Turn To Tara investigates Amazon’s delivery security issues

A Turn to Tara investigation revealed potential privacy and security issues with certain Amazon deliveries.

Amazon’s new delivery service has a virtual key for thousands of apartment buildings – but in some cases it shouldn’t have access.

A Westchester businessman says he has serious privacy concerns over the popular delivery service which does not require a doorbell or key fob.

Amazon’s “Key For Business” device allows their drivers to access your buildings without having to be notified.

The new service aims to speed up deliveries and reduce package theft. This leaves some wondering if their privacy is at risk.

“It’s just not fair to have someone walk in not knowing who they are,” says David Amster, president of Prime Locations Inc.

Amster is a property manager and oversees one of the largest cooperative buildings in Westchester County.

It was his job to figure out what was wrong last spring when hundreds of residents of Sadore Lane Gardens had problems granting access to their guests and food delivery drivers.

A service technician discovered radio transmitters installed in the building’s intercom panel.

The mysterious black boxes causing the interference were quickly identified as ‘Amazon Key’ devices enabling contactless delivery – something Amster says no one was allowed to.

“It’s certainly daunting, and you know, from a security perspective, it gives access to the building to people who shouldn’t be there,” Amster says.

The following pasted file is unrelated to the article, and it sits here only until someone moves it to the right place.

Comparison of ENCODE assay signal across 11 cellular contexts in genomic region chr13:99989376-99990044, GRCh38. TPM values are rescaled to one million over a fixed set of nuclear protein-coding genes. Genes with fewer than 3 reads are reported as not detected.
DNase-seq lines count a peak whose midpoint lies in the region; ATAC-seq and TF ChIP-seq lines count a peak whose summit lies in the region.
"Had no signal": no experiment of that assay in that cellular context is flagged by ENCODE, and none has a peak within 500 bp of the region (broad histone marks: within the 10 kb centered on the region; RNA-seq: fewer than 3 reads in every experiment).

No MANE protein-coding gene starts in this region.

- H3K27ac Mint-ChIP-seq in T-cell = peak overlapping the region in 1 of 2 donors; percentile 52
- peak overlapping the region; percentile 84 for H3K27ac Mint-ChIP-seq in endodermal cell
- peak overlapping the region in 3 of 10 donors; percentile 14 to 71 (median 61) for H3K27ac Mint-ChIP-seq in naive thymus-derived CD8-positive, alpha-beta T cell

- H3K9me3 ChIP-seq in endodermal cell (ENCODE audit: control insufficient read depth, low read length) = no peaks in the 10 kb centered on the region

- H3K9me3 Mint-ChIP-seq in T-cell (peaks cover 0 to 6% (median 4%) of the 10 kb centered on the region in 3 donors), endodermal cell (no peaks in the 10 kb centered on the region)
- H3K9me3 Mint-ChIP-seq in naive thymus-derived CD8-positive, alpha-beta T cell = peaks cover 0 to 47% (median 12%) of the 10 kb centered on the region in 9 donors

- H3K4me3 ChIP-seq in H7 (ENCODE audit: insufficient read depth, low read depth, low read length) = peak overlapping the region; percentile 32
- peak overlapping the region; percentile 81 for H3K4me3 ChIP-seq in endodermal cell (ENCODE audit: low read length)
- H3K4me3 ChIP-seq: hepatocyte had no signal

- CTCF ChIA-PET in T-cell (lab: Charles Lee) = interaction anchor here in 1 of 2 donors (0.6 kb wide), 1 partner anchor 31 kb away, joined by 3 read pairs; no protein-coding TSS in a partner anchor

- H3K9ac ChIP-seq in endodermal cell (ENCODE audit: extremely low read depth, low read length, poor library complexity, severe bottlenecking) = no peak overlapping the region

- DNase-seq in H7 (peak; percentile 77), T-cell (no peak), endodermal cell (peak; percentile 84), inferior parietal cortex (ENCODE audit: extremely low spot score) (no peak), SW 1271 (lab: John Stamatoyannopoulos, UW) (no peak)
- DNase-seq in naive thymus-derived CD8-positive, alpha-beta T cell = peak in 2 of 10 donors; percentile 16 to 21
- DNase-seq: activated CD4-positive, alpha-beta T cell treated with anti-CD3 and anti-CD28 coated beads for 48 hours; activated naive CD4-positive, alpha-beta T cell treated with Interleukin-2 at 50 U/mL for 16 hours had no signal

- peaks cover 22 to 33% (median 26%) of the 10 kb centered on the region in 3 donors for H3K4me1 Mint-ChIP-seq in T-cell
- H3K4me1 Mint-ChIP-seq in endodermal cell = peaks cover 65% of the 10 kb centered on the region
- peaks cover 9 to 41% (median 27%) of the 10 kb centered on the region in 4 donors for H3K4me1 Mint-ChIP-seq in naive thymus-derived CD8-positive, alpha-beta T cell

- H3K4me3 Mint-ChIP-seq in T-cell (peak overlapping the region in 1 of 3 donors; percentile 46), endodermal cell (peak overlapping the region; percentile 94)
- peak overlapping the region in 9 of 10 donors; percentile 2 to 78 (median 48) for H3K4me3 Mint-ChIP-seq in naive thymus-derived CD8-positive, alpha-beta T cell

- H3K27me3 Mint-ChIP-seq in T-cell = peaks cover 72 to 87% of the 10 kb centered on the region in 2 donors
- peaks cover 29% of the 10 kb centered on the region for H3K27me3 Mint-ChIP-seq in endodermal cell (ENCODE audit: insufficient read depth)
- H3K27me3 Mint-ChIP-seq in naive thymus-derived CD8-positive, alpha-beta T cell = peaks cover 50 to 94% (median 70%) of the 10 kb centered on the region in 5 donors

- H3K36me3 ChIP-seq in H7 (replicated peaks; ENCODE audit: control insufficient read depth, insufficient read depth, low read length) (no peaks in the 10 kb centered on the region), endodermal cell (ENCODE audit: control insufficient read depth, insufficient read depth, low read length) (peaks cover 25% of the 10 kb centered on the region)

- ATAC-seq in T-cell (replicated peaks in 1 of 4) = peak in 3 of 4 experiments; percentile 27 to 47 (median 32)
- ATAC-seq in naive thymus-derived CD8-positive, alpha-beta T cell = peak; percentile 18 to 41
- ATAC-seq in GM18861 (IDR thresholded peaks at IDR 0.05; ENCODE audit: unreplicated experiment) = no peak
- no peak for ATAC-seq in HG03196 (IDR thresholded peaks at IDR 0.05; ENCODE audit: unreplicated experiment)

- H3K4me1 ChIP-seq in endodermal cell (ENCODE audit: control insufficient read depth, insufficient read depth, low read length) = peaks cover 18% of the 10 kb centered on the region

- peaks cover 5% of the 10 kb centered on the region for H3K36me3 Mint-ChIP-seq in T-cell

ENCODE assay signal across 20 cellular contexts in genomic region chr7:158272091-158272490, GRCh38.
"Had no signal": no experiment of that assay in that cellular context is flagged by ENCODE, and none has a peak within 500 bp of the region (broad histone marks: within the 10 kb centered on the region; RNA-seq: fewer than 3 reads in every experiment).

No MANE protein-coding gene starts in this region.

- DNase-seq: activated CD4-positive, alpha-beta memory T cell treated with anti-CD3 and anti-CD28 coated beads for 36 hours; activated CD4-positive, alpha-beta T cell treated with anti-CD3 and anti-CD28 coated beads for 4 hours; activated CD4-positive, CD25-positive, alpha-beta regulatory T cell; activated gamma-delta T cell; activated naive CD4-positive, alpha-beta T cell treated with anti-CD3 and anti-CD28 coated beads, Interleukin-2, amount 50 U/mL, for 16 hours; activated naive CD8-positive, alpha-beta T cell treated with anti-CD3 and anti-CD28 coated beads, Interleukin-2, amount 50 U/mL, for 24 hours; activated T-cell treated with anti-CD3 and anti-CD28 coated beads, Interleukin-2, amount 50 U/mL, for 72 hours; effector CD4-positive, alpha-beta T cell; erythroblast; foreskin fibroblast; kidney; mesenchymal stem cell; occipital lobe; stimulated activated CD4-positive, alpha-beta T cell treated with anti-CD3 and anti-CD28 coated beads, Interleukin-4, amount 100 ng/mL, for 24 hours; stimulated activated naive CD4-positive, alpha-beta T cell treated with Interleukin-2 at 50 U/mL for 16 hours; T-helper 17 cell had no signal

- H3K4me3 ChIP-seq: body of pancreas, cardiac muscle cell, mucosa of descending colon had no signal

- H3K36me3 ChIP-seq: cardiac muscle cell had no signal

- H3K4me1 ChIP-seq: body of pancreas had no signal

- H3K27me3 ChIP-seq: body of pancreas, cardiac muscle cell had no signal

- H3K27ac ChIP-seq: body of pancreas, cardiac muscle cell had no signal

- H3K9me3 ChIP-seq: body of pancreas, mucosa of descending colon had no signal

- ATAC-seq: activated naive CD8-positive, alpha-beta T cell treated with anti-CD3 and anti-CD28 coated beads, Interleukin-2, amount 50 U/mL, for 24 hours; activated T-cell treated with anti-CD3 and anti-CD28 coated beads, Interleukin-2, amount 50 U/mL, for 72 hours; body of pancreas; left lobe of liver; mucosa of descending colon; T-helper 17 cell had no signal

The discovery prompted a bill of nearly $1,500 to clean up what the technician described as an “act of vandalism.”

Amster says this has become a big deal and would also void a warranty on the intercom panels.

He decided to contact Turn To Tara after saying his concerns had fallen on deaf ears.

However, when the Turn To Tara team contacted Amazon, they sent a permission form for the installation which included a signature.

Amster said no one signed the form, so Turn To Tara brought this to Amazon’s attention.

In response, he launched an investigation, which concluded that Amazon terminated its relationship with the third party that set up the device.

An Amazon spokesperson said, “At Amazon, we take these matters seriously. As soon as we confirmed an issue at this property, we disabled the service and ended our relationship with the third-party installer. “

Amster hopes they will now cover repair costs, but the question remains: how many other people don’t know these devices have been installed?

Amazon confirmed that several thousand apartment buildings across the United States were listed, but declined to answer when asked about the extent of the problem.

Once News 12 started digging deeper, the Turn To Tara team heard from Lisa Espinosa, president of a homeowners association who lives 2,000 miles away in Salt Lake City, Utah.

She shared a very similar story at the Amsterdam ordeal.

“That black circle is the Amazon key fob. So that’s what was put there without any kind of notification. We didn’t know what it was,” she said, “When we asked for info on who approved it, they stalled and we couldn’t get an answer.It’s a lot of following up and not getting answers and following up and not getting answers.

Beyond privacy concerns, Espinosa and others are also concerned about security. For example, if a criminal or hacker gains access to the device, who is responsible?

In its statement, Amazon said all Amazon Key packages are delivered by Amazon and drivers are subject to comprehensive background checks.

Residents who were caught completely off guard remain livid.

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